A friend once told me about a soccer game in which the opposing team deployed a frustratingly effective strategy. Every time they scored, their Captain ran around the field yelling, “tied score, tied score!” He continued to do this, despite the fact that they were beating my friend’s team by several goals.
The Captain’s message was clear, “Ignore the score and play as if we are tied. If we sustain the intensity of a tied game, we are assured victory.”
Entrepreneurs should maintain a like level of enthusiasm when operating their adVentures. If you always execute as if the score were tied, irrespective of the actual numbers your adVenture is putting on the scoreboard, your chances of success will be greatly enhanced.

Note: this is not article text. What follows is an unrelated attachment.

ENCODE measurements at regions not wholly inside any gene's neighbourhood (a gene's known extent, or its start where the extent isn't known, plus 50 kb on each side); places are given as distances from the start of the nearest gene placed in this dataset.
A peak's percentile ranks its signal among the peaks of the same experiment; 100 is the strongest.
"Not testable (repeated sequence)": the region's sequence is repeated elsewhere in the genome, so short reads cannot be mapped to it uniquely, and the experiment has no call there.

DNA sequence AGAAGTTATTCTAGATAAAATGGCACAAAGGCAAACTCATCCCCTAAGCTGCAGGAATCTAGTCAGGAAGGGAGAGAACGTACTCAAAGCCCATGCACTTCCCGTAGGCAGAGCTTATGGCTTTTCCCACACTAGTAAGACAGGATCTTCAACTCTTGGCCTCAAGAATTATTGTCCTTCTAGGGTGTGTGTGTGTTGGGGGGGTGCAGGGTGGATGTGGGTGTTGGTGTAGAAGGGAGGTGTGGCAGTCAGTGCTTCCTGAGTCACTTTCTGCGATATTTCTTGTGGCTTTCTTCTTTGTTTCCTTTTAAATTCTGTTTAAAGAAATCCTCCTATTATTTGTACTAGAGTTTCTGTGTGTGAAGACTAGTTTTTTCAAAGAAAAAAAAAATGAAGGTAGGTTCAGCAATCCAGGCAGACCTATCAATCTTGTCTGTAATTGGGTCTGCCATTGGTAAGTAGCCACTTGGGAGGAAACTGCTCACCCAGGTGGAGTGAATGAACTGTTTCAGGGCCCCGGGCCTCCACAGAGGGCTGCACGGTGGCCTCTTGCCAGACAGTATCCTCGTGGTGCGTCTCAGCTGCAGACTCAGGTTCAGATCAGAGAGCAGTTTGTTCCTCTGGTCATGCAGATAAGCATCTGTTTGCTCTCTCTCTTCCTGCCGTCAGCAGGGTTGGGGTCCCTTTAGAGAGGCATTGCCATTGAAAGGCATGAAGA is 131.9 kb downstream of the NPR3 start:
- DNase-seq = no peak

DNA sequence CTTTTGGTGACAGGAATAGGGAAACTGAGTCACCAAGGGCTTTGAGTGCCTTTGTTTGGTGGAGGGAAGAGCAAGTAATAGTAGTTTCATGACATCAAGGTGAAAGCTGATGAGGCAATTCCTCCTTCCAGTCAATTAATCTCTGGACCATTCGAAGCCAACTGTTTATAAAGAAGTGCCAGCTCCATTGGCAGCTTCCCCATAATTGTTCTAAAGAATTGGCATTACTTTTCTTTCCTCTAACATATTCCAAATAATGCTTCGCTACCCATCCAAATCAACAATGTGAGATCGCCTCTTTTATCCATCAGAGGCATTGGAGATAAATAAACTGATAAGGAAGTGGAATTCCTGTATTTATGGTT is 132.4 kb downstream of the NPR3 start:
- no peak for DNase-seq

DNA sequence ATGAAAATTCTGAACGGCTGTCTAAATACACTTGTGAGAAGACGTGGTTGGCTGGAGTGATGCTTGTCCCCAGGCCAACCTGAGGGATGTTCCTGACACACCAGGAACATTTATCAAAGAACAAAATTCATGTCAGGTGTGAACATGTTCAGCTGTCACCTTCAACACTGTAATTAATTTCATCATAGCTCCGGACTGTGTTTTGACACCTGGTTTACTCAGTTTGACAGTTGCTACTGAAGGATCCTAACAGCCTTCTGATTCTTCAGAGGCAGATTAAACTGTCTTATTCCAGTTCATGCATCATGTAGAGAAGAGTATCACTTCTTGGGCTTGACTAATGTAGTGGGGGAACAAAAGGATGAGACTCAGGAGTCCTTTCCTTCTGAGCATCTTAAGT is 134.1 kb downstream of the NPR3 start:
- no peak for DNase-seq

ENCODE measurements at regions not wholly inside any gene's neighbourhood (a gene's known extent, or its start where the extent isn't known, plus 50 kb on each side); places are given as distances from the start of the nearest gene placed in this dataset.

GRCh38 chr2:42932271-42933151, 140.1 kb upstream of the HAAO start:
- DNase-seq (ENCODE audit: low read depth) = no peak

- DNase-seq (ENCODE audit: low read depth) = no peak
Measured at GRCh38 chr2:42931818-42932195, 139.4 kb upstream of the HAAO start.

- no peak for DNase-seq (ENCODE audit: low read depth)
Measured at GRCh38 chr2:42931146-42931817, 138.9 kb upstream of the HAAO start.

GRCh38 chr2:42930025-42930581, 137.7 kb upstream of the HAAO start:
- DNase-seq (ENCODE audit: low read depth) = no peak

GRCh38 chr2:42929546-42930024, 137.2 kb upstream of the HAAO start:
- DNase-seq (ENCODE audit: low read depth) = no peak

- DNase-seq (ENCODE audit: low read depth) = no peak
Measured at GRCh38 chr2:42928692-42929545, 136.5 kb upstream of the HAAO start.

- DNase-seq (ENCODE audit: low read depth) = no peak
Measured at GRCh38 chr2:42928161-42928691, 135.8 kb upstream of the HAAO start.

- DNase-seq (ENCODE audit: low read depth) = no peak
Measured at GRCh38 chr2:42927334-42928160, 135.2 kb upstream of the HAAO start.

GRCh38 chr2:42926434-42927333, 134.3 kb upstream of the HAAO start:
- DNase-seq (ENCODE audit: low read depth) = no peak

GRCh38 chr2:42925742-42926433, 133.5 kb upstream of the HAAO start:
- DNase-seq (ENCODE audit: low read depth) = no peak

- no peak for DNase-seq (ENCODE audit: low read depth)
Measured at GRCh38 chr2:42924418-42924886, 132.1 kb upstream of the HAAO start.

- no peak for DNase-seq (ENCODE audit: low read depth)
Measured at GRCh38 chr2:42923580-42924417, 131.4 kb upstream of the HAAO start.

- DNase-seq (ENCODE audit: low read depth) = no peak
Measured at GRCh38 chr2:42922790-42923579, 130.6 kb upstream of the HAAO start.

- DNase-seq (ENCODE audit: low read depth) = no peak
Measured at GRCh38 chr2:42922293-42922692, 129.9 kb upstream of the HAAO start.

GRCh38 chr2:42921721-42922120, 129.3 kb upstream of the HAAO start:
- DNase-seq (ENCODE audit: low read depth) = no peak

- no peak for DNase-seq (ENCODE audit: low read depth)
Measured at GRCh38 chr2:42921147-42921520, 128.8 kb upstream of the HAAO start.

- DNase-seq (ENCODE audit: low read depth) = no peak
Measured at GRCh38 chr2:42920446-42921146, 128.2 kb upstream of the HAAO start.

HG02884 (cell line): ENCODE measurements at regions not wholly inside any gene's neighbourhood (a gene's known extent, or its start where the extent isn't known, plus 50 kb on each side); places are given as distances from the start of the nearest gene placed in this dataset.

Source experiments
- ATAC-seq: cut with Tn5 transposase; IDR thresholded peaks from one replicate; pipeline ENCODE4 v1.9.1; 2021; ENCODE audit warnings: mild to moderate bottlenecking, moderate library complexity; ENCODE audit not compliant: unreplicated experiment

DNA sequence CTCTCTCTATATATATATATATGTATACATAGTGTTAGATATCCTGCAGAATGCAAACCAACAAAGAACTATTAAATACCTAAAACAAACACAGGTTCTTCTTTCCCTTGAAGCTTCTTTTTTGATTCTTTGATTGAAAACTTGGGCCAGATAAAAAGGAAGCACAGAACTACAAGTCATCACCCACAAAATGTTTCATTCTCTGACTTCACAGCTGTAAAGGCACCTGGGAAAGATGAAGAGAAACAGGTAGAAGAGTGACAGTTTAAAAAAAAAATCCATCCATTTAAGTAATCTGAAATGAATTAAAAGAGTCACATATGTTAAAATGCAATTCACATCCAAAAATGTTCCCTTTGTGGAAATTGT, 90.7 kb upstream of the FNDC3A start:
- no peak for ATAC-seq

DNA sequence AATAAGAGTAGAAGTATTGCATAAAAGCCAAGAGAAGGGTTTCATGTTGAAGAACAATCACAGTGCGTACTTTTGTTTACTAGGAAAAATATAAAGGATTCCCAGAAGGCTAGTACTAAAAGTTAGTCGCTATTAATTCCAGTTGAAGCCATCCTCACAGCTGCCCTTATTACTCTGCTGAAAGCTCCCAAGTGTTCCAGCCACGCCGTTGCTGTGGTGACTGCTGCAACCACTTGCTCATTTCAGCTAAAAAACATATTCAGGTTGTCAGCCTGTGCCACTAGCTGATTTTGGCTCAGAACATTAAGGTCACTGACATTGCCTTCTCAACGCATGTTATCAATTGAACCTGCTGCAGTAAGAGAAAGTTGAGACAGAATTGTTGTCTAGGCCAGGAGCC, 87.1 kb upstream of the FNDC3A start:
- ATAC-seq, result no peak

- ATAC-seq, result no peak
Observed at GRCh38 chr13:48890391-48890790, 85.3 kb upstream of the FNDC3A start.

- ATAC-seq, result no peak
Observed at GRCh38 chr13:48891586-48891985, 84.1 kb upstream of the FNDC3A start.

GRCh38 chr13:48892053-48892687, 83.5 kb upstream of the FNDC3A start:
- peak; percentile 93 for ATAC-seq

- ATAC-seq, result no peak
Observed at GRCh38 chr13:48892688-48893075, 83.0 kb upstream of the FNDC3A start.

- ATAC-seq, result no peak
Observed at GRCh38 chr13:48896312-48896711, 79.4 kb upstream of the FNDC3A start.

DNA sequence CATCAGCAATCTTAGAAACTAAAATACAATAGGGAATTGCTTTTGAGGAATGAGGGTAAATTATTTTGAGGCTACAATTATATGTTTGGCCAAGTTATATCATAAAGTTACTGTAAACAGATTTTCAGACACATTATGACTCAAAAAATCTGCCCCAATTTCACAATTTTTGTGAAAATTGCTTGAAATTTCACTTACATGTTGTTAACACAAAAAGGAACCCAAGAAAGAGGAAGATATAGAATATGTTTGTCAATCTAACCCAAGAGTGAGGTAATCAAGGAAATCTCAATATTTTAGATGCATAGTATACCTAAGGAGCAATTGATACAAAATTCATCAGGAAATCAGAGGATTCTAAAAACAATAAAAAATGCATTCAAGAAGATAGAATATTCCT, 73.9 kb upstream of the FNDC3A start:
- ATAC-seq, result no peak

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Optimistic About Tomorrow, Pessimistic About Today
Not surprisingly, entrepreneurs tend to be more optimistic than the general populace. However, as described in Are You An Entrepreneur?, such optimism is not unbridled nor is it Pollyannish. It is coupled with an ostensibly incongruent pessimism regarding the achievement of near-term tasks.
Successful entrepreneurs have the ability to be optimistic about their long-term success while simultaneously apprehensive about their near-term failure. Just like the Captain of the soccer team, they are imminently confident they will ultimately win the game, but they are nervous about the outcome of the next few minutes, days and weeks.